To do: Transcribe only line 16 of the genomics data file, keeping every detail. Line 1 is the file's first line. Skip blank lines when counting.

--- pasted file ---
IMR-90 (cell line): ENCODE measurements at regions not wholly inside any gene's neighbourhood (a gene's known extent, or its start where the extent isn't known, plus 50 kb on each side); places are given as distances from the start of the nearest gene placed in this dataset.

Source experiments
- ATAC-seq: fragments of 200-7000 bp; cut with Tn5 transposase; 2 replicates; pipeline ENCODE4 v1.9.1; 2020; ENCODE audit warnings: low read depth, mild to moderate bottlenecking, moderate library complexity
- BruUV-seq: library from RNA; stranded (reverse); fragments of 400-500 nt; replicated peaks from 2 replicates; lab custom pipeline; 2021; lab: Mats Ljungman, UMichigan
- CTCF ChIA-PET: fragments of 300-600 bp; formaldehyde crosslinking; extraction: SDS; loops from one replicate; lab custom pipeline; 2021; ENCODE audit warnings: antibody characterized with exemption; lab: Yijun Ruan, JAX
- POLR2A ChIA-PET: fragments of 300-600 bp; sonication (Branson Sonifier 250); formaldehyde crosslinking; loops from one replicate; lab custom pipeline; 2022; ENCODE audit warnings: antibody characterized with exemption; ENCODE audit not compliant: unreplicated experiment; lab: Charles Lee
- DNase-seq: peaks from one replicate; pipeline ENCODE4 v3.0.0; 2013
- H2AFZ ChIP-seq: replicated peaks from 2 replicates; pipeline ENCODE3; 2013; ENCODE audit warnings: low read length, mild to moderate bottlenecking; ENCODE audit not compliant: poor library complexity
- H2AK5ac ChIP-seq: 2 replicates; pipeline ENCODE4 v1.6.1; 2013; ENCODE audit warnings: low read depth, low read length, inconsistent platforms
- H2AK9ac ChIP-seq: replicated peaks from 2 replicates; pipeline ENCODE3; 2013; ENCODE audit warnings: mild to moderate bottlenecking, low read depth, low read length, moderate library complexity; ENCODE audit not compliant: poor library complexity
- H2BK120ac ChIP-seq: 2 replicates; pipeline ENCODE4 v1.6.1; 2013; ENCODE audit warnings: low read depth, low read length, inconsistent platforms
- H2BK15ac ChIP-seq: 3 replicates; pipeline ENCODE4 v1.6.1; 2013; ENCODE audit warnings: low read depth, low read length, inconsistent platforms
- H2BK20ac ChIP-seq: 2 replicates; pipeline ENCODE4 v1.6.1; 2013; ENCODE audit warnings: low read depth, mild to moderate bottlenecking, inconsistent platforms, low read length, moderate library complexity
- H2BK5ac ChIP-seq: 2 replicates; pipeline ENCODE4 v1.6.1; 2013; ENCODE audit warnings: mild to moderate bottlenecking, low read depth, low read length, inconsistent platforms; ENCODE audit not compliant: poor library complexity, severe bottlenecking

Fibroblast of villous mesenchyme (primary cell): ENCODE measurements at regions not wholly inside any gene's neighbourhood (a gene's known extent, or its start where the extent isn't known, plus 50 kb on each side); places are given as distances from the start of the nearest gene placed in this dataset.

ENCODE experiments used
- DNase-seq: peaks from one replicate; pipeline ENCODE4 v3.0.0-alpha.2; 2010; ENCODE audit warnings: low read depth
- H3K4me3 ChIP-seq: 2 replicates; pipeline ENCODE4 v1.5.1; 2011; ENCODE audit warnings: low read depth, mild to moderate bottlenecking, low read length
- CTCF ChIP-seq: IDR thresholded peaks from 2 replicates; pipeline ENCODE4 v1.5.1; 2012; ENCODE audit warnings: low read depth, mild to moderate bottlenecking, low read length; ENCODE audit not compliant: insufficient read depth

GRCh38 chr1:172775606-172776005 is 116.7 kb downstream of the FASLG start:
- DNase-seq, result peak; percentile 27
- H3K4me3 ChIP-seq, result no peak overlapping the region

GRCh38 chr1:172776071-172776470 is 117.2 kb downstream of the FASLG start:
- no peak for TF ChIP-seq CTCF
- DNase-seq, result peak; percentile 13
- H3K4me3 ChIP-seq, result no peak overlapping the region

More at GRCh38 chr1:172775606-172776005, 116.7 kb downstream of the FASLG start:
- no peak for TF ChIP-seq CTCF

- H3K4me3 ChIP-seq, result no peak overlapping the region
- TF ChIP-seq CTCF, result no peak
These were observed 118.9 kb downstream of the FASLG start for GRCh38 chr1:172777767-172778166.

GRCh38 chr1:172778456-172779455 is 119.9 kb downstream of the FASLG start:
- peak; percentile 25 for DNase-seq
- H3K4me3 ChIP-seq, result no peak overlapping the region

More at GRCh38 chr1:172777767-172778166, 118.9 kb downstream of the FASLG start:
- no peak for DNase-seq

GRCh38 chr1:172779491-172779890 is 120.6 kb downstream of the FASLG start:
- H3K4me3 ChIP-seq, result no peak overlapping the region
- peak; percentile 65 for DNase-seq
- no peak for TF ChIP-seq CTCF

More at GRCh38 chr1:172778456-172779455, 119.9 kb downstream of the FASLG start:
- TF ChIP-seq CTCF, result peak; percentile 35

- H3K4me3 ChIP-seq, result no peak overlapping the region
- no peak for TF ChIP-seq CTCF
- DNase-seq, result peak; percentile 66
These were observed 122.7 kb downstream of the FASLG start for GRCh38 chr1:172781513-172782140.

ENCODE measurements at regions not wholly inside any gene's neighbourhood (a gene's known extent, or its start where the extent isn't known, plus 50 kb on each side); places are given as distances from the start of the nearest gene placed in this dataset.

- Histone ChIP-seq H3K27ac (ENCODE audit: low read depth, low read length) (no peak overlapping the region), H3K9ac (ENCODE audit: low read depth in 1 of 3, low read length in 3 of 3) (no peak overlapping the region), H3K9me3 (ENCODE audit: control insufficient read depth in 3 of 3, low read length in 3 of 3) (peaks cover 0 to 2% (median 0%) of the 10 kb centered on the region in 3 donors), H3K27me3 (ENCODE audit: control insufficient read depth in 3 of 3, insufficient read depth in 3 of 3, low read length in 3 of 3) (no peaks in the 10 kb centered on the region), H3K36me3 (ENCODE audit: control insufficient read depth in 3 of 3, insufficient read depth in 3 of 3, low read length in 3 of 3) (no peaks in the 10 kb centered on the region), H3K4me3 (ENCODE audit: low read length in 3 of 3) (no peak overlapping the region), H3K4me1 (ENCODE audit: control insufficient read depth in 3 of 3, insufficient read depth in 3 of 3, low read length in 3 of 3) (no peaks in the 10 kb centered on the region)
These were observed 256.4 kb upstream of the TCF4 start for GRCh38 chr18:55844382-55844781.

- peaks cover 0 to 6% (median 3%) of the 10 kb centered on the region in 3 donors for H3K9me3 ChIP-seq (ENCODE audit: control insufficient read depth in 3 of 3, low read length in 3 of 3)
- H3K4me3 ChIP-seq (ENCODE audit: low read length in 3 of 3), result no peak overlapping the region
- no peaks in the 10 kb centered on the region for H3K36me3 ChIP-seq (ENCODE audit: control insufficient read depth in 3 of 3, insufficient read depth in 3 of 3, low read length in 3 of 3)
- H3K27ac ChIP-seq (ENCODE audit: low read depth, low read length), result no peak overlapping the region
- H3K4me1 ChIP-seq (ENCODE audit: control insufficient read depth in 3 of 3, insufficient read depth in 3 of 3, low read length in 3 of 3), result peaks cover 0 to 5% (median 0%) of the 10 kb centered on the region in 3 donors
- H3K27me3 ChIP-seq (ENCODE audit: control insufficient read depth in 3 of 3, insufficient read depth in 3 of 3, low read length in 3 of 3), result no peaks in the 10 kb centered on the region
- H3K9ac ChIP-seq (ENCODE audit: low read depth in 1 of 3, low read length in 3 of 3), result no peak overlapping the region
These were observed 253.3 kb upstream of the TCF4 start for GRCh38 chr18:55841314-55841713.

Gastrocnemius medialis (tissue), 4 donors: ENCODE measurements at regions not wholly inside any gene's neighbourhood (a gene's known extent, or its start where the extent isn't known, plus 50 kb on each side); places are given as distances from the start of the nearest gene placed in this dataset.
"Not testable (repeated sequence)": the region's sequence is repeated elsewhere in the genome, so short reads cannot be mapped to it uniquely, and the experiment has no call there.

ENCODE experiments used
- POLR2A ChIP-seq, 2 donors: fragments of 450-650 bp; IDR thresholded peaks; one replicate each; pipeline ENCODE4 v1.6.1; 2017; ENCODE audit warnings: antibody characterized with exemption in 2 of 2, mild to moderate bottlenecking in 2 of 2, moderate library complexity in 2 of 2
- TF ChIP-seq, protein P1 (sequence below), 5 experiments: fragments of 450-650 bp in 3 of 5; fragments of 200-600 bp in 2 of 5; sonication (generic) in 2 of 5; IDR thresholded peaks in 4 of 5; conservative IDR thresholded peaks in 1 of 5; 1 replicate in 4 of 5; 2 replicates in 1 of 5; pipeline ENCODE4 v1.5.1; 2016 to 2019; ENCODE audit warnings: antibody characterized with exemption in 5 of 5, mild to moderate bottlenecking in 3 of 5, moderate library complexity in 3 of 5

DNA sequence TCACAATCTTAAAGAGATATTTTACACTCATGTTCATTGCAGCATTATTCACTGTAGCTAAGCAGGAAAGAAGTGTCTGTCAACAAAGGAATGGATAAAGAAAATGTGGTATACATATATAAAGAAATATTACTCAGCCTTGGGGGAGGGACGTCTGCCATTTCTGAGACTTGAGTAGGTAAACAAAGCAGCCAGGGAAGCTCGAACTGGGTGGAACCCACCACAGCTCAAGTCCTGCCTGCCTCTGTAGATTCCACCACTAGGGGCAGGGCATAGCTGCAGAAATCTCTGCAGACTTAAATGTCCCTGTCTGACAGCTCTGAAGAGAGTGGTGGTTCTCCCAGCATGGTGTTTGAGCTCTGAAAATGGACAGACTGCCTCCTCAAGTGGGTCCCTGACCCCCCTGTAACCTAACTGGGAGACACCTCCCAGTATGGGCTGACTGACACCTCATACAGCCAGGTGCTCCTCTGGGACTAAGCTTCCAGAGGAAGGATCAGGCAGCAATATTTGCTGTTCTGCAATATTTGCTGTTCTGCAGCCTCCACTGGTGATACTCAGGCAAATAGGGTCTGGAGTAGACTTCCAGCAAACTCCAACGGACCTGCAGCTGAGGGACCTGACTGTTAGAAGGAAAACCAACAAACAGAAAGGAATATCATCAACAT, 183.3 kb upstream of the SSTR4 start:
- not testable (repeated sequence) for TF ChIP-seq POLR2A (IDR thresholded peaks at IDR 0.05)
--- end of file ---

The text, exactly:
ENCODE experiments used